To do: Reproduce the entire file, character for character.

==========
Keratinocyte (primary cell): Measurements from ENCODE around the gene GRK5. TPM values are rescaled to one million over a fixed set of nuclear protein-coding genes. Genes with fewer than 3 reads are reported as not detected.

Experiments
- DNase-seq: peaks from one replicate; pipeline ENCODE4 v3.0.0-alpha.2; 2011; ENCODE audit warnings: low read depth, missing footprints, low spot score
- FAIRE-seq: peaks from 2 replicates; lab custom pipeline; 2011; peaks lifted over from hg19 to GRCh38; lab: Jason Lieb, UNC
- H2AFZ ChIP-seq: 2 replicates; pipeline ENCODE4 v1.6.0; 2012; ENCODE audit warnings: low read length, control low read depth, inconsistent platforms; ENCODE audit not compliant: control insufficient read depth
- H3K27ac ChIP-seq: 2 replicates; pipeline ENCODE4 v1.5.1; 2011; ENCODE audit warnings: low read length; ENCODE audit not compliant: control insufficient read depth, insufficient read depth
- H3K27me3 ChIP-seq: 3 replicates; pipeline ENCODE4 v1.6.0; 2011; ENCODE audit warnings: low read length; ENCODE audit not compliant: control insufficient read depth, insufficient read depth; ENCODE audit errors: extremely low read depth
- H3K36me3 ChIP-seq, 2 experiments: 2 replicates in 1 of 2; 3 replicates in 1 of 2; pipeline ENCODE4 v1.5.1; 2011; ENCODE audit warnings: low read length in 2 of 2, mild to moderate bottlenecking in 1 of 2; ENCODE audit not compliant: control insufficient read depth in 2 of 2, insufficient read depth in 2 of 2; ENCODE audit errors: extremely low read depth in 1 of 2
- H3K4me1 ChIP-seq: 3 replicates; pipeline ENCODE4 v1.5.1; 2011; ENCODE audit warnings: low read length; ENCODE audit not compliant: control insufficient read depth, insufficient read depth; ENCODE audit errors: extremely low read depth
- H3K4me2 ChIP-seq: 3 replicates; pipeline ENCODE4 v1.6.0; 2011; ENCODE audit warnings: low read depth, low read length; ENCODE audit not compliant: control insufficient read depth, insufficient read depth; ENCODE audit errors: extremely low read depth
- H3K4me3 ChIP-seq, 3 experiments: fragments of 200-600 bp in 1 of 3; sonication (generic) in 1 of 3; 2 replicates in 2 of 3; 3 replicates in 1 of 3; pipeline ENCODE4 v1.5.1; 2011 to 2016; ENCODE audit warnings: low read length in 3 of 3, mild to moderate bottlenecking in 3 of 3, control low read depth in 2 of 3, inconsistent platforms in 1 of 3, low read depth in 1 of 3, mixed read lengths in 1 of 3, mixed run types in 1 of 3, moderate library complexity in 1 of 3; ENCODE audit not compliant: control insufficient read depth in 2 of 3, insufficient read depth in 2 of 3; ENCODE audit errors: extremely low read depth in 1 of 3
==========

Keratinocyte (primary cell): Measurements from ENCODE around the gene GRK5. TPM values are rescaled to one million over a fixed set of nuclear protein-coding genes. Genes with fewer than 3 reads are reported as not detected.

Experiments
- DNase-seq: peaks from one replicate; pipeline ENCODE4 v3.0.0-alpha.2; 2011; ENCODE audit warnings: low read depth, missing footprints, low spot score
- FAIRE-seq: peaks from 2 replicates; lab custom pipeline; 2011; peaks lifted over from hg19 to GRCh38; lab: Jason Lieb, UNC
- H2AFZ ChIP-seq: 2 replicates; pipeline ENCODE4 v1.6.0; 2012; ENCODE audit warnings: low read length, control low read depth, inconsistent platforms; ENCODE audit not compliant: control insufficient read depth
- H3K27ac ChIP-seq: 2 replicates; pipeline ENCODE4 v1.5.1; 2011; ENCODE audit warnings: low read length; ENCODE audit not compliant: control insufficient read depth, insufficient read depth
- H3K27me3 ChIP-seq: 3 replicates; pipeline ENCODE4 v1.6.0; 2011; ENCODE audit warnings: low read length; ENCODE audit not compliant: control insufficient read depth, insufficient read depth; ENCODE audit errors: extremely low read depth
- H3K36me3 ChIP-seq, 2 experiments: 2 replicates in 1 of 2; 3 replicates in 1 of 2; pipeline ENCODE4 v1.5.1; 2011; ENCODE audit warnings: low read length in 2 of 2, mild to moderate bottlenecking in 1 of 2; ENCODE audit not compliant: control insufficient read depth in 2 of 2, insufficient read depth in 2 of 2; ENCODE audit errors: extremely low read depth in 1 of 2
- H3K4me1 ChIP-seq: 3 replicates; pipeline ENCODE4 v1.5.1; 2011; ENCODE audit warnings: low read length; ENCODE audit not compliant: control insufficient read depth, insufficient read depth; ENCODE audit errors: extremely low read depth
- H3K4me2 ChIP-seq: 3 replicates; pipeline ENCODE4 v1.6.0; 2011; ENCODE audit warnings: low read depth, low read length; ENCODE audit not compliant: control insufficient read depth, insufficient read depth; ENCODE audit errors: extremely low read depth
- H3K4me3 ChIP-seq, 3 experiments: fragments of 200-600 bp in 1 of 3; sonication (generic) in 1 of 3; 2 replicates in 2 of 3; 3 replicates in 1 of 3; pipeline ENCODE4 v1.5.1; 2011 to 2016; ENCODE audit warnings: low read length in 3 of 3, mild to moderate bottlenecking in 3 of 3, control low read depth in 2 of 3, inconsistent platforms in 1 of 3, low read depth in 1 of 3, mixed read lengths in 1 of 3, mixed run types in 1 of 3, moderate library complexity in 1 of 3; ENCODE audit not compliant: control insufficient read depth in 2 of 3, insufficient read depth in 2 of 3; ENCODE audit errors: extremely low read depth in 1 of 3